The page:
Remembering Rautavaara and His Music

Today I learned some sad news—the passing of Finnish composer Einojuhani Rautavaara at age 87.  I’m saddened by the loss, as he was not just a brilliant composer, but one of my favorites.  Long-time readers may remember that I’ve referenced his music many times here on my blog, and included his Angel of Light symphony on my list of the greatest works of the 20th century.

I first ran across his music through a recording of his breakout hit, Symphony No. 7, Angel of Light.  It was one of those gripping works that, while thoroughly modern, was written in a thoroughly approachable manner and contained a profound, palpable spirituality.  I started tracking down other works, which was made easy by the heroic efforts of the Finnish label Ondine—a company committed to releasing recordings of his new works nearly as soon as the ink was dry on the page.

As I’ve mentioned before, I had the good fortune to hear the world premiere of his Harp Concerto in 2000, performed by none other the Osmo Vänskä and the Minnesota Orchestra.  It was Osmo’s first performance with the Orchestra, some years before being appointed Music Director.  The inclusion of a world premiere by one of my favorite composers, coupled with a performance of Sibelius’s Sixth Symphony (one of my all-time favorite works of music) sealed the deal for me; even though I was living in Kansas at the time, I drove eight hours each way to hear the concert, and felt it was more than worth it.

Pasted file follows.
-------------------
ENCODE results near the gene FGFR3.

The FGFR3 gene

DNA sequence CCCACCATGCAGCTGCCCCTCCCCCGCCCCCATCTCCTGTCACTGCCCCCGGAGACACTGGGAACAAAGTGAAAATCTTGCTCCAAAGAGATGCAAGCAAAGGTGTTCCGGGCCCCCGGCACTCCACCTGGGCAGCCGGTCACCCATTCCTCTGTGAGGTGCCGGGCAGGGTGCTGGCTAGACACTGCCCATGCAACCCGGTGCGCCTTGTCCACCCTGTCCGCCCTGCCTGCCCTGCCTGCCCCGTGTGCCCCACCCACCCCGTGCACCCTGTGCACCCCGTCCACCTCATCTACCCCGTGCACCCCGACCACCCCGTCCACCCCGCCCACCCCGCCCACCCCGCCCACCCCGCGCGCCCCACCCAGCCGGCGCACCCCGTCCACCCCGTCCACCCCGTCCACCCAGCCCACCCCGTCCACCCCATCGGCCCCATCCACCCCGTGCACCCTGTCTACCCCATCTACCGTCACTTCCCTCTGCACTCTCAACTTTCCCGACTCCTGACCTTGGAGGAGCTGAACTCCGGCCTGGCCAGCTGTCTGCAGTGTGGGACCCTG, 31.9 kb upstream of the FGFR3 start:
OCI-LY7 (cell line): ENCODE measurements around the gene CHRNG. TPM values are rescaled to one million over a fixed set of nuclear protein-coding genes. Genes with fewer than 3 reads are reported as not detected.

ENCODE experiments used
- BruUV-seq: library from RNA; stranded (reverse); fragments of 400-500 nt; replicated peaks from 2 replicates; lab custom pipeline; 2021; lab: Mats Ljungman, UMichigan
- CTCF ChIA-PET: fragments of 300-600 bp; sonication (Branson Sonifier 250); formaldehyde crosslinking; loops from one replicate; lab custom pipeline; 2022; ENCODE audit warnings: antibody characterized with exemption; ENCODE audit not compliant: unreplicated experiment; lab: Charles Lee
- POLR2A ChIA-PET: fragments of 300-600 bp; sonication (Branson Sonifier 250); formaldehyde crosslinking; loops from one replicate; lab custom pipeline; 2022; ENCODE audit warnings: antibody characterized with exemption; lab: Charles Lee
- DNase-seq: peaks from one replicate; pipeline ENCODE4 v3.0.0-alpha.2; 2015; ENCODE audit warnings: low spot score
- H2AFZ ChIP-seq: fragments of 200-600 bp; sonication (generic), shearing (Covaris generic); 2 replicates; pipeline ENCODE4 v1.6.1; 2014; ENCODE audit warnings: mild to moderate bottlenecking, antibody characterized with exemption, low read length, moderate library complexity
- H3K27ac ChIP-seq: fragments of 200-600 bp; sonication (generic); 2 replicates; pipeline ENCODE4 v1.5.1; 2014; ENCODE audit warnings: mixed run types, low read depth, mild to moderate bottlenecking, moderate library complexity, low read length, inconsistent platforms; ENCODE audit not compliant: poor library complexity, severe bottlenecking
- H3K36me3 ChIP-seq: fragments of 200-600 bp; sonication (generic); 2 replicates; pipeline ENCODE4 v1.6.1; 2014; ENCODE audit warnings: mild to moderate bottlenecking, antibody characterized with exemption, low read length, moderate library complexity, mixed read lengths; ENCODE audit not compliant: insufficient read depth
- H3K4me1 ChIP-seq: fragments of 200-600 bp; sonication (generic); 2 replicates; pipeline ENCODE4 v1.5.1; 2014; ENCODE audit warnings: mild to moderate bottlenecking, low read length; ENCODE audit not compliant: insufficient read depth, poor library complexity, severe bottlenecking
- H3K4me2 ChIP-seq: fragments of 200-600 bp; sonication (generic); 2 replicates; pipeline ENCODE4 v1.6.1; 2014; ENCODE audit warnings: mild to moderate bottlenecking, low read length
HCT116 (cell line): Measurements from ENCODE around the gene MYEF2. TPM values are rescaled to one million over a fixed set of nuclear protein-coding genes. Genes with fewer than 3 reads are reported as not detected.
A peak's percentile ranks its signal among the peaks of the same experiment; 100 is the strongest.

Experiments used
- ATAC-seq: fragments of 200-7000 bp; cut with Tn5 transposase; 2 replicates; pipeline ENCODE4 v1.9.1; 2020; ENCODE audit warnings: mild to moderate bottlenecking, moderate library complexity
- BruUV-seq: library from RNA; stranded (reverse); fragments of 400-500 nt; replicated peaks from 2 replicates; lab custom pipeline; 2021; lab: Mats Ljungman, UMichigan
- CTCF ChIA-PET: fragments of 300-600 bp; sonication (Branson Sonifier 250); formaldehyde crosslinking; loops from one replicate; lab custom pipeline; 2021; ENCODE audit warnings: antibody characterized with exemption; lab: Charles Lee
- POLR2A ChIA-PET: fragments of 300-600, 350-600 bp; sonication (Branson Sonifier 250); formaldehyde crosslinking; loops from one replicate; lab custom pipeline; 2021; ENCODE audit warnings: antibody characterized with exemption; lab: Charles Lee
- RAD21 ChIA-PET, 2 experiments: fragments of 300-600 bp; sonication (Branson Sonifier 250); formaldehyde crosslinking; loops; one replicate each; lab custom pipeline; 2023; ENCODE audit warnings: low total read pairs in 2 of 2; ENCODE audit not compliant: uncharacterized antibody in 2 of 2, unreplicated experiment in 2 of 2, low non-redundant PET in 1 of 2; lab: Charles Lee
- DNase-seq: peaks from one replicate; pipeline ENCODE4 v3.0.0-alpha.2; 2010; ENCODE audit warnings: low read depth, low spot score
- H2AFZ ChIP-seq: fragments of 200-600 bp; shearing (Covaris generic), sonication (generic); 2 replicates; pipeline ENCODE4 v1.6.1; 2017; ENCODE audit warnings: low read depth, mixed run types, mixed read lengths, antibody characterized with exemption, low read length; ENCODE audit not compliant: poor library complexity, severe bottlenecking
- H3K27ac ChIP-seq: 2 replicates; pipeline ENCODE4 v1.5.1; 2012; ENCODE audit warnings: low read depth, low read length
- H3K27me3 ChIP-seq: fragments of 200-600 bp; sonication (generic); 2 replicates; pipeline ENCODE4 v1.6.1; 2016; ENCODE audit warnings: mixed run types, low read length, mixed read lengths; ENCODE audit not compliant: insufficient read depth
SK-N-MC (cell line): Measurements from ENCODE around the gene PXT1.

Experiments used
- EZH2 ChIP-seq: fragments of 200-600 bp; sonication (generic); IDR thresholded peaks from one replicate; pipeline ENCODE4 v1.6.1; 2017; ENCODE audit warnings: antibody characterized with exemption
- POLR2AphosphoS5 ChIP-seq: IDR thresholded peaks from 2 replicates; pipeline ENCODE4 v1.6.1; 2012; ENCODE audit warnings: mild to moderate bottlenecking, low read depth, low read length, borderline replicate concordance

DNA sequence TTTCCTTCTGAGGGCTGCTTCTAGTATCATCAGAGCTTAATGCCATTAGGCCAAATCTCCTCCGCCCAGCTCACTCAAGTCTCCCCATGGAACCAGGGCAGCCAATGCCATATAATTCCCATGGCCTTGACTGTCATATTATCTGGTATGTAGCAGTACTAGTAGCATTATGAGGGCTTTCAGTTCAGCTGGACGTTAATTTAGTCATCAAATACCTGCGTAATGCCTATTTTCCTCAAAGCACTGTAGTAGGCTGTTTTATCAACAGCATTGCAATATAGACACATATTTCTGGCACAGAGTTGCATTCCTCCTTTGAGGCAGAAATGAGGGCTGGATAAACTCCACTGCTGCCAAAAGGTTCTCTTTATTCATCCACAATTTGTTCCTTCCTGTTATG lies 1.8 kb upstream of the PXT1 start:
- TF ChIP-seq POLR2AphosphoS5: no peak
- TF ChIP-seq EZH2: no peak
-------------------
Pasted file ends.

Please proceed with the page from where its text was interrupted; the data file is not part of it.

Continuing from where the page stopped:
Rautavaara’s career spanned many decades, and encompassed many different styles. To honor his life and music, allow me to share a few recommendations, for those who might wish to know him better. Continue reading

The Minnesota Orchestra Conquers Carnegie Hall

This week, the Minnesota Orchestra, along with superstar violinist Hilary Hahn, played at Carnegie Hall under the direction of Osmo Vänskä… and days later it’s still difficult to get my head around all that happened and what it all means.  As a teaser, let me free-associate a few words: brilliant, shattering, thrill-ride, fire, partnership, joy, pride, triumph.